Long Exposure Photography

I have been interested in long exposure photography for quite some time. My interest started after I saw amazing photographs made by Denis Olivier, his pictures look like they are not from this world, being unreal but tranquil and meditative in the same time. Since then I have been trying to master this technique on my own. I was learning by mistakes, and digital camera was extremely helpful tool thanks to which I manage to understand the whole workflow. However two years ago I switched to analog camera system and now I am using mainly black and white films.

After my technique improved and I was able to achieve pictures with the “fancy” long exposure effect I started to think more and more about the meaning of those photographs and what I actually want to communicate through them. This part was not easy but at the end it was very helpful for my future direction in the world of photography.

  Title: Winter Flow, Camera: Ebony RSW 45, Lens: Rodenstock Apo-Grandagon 45 mm, Filter: Lee Big Stopper, Film: Kodak T-Max 100, Exposure: 400″ , f 16, Jokulsarlon, Iceland, 2012

Title: Winter Flow, Camera: Ebony RSW 45, Lens: Rodenstock Apo-Grandagon 45 mm, Filter: Lee Big Stopper, Film: Kodak T-Max 100, Exposure: 400″ , f 16, Jokulsarlon, Iceland, 2012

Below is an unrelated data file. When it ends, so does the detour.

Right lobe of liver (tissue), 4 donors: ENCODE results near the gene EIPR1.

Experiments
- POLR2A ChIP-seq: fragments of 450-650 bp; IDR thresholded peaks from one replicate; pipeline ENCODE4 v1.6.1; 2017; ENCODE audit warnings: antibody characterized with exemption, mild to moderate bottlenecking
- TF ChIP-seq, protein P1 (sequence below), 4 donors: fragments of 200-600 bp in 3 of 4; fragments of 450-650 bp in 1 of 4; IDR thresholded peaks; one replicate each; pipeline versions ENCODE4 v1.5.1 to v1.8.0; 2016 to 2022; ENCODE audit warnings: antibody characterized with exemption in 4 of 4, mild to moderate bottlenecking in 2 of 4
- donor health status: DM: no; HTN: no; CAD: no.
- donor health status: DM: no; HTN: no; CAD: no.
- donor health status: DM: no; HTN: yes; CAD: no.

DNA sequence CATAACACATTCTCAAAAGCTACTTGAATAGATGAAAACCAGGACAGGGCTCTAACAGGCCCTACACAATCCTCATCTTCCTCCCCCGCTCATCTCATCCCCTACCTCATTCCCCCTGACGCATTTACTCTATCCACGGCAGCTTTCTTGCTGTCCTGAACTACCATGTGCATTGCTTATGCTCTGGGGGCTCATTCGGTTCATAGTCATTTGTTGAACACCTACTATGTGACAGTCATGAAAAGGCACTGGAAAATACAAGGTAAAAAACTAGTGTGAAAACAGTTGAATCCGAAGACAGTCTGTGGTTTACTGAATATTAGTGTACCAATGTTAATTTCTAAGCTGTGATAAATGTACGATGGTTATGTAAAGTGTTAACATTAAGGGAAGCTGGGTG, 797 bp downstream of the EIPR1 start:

My rational behind long exposures is not neither original nor unique, but I am trying to achieve the surreal/abstract feeling in my photographs, and also to reveal the inner world, which we cannot see with naked eye and the photograph is taking us to another world full of unknown and mystery. In one of his interviews Michael Kenna is using expression “cumulative time” in reference to long exposures, which I found to be very true.

To be absolutely honest the first reason why I started with the long exposures was the “effect” itself. Moving clouds and milky water, those are the elements, which can get a lot of attention and look very “cool”. But as with everything, after some time this effect can become a little bit of cliché, so to avoid such results we have to keep going further, we have to think more about what we do and what we want to communicate with it. When we are able to answer all those questions we can move forward and not to get stuck with “effective” but “empty” photographs. Let’s hope the latter will be our case we will be able to produce some meaningful and compelling photographs.

  Title: Serenity II, Camera: Ebony RSW 45, Lens: Rodenstock Apo-Grandagon 45 mm, Filter: Lee Big Stopper, Film: Kodak T-Max 100, Exposure: 250″ , f 18, Lac Leman, France, 2012

Title: Serenity II, Camera: Ebony RSW 45, Lens: Rodenstock Apo-Grandagon 45 mm, Filter: Lee Big Stopper, Film: Kodak T-Max 100, Exposure: 250″ , f 18, Lac Leman, France, 2012